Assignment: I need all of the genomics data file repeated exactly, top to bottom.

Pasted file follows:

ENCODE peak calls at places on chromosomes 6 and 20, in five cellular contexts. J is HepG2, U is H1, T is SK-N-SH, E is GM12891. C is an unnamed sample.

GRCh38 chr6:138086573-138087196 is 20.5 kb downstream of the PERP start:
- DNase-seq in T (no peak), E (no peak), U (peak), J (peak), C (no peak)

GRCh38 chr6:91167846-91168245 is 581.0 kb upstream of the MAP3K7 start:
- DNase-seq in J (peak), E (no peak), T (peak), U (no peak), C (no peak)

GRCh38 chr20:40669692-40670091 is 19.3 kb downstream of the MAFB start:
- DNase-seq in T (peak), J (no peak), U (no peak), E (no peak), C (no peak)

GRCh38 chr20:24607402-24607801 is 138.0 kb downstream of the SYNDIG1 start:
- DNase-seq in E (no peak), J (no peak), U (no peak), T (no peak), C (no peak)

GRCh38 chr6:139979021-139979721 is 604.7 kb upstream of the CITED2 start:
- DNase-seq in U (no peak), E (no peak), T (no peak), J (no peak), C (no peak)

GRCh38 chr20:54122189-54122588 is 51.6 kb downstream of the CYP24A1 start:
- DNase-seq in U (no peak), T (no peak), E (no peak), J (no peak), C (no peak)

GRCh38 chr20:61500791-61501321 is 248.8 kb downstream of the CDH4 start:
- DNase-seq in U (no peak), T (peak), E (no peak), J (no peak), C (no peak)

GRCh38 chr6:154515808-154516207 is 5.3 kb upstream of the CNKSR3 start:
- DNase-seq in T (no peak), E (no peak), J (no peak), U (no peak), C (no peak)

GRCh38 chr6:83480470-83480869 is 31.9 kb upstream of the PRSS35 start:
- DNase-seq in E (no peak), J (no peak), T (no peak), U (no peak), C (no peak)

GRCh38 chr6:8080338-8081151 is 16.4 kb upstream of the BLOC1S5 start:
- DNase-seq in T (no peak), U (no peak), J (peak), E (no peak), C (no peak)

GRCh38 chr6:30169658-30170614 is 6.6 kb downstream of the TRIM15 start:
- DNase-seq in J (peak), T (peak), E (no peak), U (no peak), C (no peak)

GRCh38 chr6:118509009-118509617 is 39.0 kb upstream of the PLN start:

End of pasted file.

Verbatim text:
ENCODE peak calls at places on chromosomes 6 and 20, in five cellular contexts. J is HepG2, U is H1, T is SK-N-SH, E is GM12891. C is an unnamed sample.

GRCh38 chr6:138086573-138087196 is 20.5 kb downstream of the PERP start:
- DNase-seq in T (no peak), E (no peak), U (peak), J (peak), C (no peak)

GRCh38 chr6:91167846-91168245 is 581.0 kb upstream of the MAP3K7 start:
- DNase-seq in J (peak), E (no peak), T (peak), U (no peak), C (no peak)

GRCh38 chr20:40669692-40670091 is 19.3 kb downstream of the MAFB start:
- DNase-seq in T (peak), J (no peak), U (no peak), E (no peak), C (no peak)

GRCh38 chr20:24607402-24607801 is 138.0 kb downstream of the SYNDIG1 start:
- DNase-seq in E (no peak), J (no peak), U (no peak), T (no peak), C (no peak)

GRCh38 chr6:139979021-139979721 is 604.7 kb upstream of the CITED2 start:
- DNase-seq in U (no peak), E (no peak), T (no peak), J (no peak), C (no peak)

GRCh38 chr20:54122189-54122588 is 51.6 kb downstream of the CYP24A1 start:
- DNase-seq in U (no peak), T (no peak), E (no peak), J (no peak), C (no peak)

GRCh38 chr20:61500791-61501321 is 248.8 kb downstream of the CDH4 start:
- DNase-seq in U (no peak), T (peak), E (no peak), J (no peak), C (no peak)

GRCh38 chr6:154515808-154516207 is 5.3 kb upstream of the CNKSR3 start:
- DNase-seq in T (no peak), E (no peak), J (no peak), U (no peak), C (no peak)

GRCh38 chr6:83480470-83480869 is 31.9 kb upstream of the PRSS35 start:
- DNase-seq in E (no peak), J (no peak), T (no peak), U (no peak), C (no peak)

GRCh38 chr6:8080338-8081151 is 16.4 kb upstream of the BLOC1S5 start:
- DNase-seq in T (no peak), U (no peak), J (peak), E (no peak), C (no peak)

GRCh38 chr6:30169658-30170614 is 6.6 kb downstream of the TRIM15 start:
- DNase-seq in J (peak), T (peak), E (no peak), U (no peak), C (no peak)

GRCh38 chr6:118509009-118509617 is 39.0 kb upstream of the PLN start: